Closing the deal is just the beginning. Where the acquirer and target businesses operate in the same or complementary fields, the acquirer will often want to integrate the two businesses with a view to saving costs and generating value for its shareholders through meeting synergy targets. However, bringing together businesses with different trading relationships, histories and cultures inevitably poses substantial challenges, especially in the case of multinationals. Thus, over the course of three newsletters, we provide nine tips to improve post-acquisition integration.
In our January and April newsletters, we presented our first six tips to improve post-acquisition integration:
1. Have internal staff and outside advisers work closely together
2. Do due diligence
3. Establish how to combine local companies
4. Secure an optimal pre-integration structure
5. Anticipate directors' departure
6. Keep the waiting periods in mind
Here are our final three tips.
7. Remedy corporate compliance deficiencies
The due diligence investigation may highlight deficiencies in the corporate compliance status of the group that need to be dealt with to avoid delays in the integration. For example, if acquired subsidiaries are technically insolvent or have not complied with their annual filing or maintenance obligations, it will typically be necessary to remedy these deficiencies before any significant integration steps, such as mergers or liquidations, can be undertaken.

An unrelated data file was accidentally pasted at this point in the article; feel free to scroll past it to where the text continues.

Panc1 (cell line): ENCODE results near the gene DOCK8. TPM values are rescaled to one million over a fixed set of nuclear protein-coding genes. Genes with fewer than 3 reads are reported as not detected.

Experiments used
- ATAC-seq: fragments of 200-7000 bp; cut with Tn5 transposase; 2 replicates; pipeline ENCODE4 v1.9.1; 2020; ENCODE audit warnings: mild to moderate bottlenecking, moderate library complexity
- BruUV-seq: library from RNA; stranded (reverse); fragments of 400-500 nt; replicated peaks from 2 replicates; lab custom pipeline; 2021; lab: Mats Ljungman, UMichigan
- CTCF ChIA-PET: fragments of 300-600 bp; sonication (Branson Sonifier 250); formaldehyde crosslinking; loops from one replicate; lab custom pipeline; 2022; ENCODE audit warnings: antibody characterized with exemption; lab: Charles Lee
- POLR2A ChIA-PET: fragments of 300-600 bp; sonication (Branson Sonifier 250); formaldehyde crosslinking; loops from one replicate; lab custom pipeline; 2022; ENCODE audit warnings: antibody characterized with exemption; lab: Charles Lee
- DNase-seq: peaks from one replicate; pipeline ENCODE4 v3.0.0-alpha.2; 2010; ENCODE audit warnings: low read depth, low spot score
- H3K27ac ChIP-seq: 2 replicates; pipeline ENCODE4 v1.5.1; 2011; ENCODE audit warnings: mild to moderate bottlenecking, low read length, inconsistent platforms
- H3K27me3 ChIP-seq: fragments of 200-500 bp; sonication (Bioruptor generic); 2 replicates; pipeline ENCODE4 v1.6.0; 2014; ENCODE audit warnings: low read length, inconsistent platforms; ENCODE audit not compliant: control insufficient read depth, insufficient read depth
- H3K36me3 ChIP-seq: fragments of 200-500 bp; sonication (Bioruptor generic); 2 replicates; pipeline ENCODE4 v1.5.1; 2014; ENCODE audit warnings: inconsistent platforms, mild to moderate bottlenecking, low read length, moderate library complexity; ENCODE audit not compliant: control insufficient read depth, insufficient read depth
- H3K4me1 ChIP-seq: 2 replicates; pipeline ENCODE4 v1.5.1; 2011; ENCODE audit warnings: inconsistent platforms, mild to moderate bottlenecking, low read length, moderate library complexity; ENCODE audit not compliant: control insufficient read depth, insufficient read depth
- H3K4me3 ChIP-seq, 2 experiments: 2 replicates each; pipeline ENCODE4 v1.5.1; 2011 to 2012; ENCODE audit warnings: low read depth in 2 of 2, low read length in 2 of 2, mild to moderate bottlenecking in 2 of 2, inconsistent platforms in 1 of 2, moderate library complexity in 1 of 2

8. Do not overlook any branches or subsidiaries
It is important to identify branches and subsidiaries of the target company. In some jurisdictions, if an entity disappears in a merger, its branch offices will not automatically become branches of the acquiring company; the acquiring company will have to register a new branch to account for its assets and activities in that jurisdiction. Furthermore, don't forget to de-register branches of a disappearing company before completing the merger. Otherwise, authorities may treat the branch as continuing to exist, which means it will have ongoing filing and other obligations. De-registration may be greatly hindered or even technically impossible if the company no longer exists.
Similar complications can ensue if it is assumed that shares of subsidiaries will automatically transfer when the original parent company is merged into another group company. Effecting the local legal transfer of the shares of the subsidiaries can be problematic if not identified and planned in advance.
9. Check for local corporate restrictions on the proposed transactions
Integrations typically involve non-routine transactions. Therefore, it is necessary to consult applicable local law and the articles of association or other constitutional documents of the entities involved to determine if there are any corporate restrictions on the proposed transactions that may require the constitutional documents to be amended. In any case, it is necessary to take appropriate steps to authorize the transactions, such as passing board resolutions and/or shareholders' resolutions.